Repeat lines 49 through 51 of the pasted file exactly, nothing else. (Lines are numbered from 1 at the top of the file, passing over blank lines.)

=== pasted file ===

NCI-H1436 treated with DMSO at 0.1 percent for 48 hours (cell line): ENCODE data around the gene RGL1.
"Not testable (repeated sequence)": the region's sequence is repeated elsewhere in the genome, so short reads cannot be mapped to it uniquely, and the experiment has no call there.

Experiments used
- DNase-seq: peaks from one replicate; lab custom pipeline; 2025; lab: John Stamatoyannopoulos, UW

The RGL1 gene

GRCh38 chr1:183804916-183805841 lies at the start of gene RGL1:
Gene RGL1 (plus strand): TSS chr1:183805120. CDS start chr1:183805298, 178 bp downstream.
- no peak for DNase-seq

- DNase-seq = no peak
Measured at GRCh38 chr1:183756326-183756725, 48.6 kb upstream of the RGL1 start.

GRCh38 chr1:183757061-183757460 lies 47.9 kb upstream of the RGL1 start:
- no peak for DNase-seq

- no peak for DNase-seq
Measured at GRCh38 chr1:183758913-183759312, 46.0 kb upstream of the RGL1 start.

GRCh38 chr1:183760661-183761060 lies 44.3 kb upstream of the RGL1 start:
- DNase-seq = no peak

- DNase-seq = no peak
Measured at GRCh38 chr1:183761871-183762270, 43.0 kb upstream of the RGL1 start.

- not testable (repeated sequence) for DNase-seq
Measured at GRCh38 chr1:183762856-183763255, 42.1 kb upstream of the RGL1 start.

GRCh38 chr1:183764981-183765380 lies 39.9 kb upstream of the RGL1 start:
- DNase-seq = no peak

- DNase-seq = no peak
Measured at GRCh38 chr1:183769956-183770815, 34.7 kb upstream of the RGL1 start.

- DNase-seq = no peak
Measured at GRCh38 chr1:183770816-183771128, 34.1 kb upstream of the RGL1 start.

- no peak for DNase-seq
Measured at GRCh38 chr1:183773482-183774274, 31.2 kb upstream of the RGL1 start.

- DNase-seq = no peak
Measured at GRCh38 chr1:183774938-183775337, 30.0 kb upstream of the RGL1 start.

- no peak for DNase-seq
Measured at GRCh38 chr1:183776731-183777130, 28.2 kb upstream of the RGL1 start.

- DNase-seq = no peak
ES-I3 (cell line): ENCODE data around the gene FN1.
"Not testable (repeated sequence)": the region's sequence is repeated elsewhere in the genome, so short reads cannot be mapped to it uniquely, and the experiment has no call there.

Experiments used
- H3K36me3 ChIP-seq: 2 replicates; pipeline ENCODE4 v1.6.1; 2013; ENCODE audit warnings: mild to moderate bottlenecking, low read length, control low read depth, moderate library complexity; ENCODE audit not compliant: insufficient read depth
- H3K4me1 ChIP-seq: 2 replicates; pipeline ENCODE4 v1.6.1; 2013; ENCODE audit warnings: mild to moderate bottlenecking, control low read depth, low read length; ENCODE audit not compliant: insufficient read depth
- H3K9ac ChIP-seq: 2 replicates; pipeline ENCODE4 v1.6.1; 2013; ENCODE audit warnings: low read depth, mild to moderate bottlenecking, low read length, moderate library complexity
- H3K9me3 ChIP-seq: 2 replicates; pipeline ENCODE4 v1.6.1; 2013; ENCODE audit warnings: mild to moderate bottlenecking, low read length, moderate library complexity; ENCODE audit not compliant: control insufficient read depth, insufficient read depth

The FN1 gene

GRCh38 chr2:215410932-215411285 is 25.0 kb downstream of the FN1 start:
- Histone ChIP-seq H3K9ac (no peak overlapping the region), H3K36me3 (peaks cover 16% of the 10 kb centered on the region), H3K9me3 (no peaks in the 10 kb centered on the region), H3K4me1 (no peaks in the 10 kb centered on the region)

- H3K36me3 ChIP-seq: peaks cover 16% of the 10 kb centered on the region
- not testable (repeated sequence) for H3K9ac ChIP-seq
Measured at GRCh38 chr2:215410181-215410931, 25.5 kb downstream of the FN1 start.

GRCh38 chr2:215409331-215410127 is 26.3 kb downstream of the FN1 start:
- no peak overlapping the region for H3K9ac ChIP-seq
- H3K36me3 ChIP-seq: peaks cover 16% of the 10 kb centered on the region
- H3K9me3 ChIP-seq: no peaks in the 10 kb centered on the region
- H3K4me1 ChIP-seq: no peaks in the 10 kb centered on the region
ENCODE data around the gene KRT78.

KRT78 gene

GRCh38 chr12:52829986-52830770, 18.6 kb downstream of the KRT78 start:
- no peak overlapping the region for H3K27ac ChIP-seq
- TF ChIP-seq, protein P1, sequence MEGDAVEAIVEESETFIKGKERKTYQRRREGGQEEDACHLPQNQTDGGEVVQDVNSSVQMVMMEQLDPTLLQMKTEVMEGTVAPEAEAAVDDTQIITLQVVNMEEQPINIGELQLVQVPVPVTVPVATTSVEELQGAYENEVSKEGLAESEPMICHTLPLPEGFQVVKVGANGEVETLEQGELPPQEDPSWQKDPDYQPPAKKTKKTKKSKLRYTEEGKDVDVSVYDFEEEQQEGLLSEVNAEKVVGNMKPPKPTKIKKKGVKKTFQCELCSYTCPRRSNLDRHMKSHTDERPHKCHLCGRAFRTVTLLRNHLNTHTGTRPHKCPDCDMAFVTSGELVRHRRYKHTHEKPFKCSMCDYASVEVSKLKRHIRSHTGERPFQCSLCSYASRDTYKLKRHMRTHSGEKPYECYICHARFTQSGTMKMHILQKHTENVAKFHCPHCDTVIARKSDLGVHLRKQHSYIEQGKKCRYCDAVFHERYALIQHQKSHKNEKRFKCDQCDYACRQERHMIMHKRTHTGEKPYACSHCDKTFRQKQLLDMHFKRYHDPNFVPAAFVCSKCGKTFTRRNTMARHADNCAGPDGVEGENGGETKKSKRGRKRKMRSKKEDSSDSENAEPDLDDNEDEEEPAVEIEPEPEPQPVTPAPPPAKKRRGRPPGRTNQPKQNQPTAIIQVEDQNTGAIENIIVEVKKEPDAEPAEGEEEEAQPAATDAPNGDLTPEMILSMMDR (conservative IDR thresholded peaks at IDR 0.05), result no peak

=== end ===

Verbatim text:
- H3K36me3 ChIP-seq: peaks cover 16% of the 10 kb centered on the region
- H3K9me3 ChIP-seq: no peaks in the 10 kb centered on the region
- H3K4me1 ChIP-seq: no peaks in the 10 kb centered on the region